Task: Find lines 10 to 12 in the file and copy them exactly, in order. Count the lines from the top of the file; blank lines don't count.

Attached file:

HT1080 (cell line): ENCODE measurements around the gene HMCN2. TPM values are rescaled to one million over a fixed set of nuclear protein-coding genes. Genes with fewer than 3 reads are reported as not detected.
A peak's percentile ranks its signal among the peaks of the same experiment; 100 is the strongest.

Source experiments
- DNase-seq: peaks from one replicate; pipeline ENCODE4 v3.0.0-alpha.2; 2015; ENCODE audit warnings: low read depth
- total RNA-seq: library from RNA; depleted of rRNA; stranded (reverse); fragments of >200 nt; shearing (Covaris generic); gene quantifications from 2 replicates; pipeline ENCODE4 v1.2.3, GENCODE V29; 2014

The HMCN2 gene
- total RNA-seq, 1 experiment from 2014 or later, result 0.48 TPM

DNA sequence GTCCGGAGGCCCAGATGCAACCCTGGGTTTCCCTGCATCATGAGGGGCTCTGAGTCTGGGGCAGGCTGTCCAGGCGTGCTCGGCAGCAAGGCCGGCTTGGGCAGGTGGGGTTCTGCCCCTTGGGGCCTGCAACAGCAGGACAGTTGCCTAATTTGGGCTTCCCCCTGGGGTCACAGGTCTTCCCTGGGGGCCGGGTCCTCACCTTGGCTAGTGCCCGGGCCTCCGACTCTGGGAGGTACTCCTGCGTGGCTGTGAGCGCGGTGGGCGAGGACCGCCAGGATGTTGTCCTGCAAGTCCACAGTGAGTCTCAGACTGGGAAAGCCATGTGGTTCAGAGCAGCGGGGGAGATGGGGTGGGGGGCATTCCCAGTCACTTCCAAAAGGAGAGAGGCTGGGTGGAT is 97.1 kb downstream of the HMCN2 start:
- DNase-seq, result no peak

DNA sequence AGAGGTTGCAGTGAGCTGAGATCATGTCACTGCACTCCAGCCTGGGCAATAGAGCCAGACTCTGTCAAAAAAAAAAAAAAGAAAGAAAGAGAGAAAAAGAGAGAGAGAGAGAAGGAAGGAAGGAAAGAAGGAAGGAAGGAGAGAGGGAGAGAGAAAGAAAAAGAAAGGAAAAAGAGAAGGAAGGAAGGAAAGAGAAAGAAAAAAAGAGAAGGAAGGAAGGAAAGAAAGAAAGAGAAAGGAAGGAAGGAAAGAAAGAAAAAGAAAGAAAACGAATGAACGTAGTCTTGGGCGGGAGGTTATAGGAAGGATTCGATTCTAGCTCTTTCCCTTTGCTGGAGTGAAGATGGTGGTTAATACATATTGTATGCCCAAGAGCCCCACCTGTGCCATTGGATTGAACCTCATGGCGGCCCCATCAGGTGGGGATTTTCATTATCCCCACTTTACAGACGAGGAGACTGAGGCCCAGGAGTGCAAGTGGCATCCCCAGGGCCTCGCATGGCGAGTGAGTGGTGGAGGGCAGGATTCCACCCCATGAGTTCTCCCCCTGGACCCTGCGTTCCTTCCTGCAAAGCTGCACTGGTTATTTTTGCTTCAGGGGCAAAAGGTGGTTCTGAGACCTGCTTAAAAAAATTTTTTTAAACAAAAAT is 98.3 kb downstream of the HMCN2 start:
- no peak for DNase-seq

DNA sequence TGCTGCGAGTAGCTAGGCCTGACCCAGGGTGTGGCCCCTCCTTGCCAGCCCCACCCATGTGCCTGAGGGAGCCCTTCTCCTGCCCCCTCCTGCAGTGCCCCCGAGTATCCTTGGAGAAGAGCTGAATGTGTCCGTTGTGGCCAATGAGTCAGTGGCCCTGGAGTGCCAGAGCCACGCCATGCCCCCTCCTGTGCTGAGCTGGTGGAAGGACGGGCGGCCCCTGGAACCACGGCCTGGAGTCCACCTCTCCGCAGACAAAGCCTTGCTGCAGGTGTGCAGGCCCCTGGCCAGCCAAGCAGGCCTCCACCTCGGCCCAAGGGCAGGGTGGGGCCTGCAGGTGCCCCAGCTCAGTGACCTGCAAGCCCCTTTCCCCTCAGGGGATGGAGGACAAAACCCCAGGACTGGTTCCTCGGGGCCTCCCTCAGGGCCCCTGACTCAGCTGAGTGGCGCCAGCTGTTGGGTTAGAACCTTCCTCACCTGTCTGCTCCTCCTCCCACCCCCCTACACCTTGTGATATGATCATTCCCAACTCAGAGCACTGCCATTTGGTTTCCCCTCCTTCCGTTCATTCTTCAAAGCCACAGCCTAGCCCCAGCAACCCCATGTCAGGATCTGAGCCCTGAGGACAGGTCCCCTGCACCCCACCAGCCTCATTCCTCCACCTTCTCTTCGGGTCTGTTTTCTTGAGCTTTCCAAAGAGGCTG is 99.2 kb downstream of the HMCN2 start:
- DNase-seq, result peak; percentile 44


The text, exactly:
DNA sequence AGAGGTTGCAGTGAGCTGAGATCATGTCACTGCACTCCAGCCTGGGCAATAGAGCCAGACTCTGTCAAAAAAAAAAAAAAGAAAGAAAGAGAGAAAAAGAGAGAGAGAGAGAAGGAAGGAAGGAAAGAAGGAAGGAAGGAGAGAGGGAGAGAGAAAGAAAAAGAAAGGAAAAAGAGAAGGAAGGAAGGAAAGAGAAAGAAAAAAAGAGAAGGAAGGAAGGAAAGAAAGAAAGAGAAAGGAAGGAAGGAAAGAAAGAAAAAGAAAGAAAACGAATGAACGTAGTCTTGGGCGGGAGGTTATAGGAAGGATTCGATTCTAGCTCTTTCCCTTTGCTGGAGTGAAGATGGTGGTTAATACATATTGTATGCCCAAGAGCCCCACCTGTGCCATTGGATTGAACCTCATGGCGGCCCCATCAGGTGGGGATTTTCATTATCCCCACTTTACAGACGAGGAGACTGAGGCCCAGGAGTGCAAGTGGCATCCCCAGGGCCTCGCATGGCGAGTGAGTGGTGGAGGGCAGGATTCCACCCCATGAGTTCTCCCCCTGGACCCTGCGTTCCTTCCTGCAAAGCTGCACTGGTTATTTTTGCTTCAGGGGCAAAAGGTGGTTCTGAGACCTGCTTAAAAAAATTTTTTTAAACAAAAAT is 98.3 kb downstream of the HMCN2 start:
- no peak for DNase-seq

DNA sequence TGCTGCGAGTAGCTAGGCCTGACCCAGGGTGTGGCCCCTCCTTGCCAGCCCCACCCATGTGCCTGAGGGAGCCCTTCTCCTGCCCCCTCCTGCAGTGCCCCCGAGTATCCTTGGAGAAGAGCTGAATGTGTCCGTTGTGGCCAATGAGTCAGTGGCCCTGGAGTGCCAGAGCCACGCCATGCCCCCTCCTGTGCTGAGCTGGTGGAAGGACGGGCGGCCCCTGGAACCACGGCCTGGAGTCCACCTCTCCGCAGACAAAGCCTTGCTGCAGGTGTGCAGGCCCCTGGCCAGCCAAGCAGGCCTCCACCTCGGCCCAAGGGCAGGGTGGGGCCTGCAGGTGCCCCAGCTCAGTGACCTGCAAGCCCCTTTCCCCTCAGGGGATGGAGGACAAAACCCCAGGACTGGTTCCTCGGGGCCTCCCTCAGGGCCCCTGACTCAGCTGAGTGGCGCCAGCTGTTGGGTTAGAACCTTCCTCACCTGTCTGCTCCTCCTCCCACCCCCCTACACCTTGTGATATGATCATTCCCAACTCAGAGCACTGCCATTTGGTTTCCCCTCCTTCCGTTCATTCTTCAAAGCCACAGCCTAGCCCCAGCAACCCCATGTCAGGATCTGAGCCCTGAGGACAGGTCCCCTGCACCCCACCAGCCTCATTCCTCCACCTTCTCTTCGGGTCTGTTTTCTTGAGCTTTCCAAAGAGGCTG is 99.2 kb downstream of the HMCN2 start: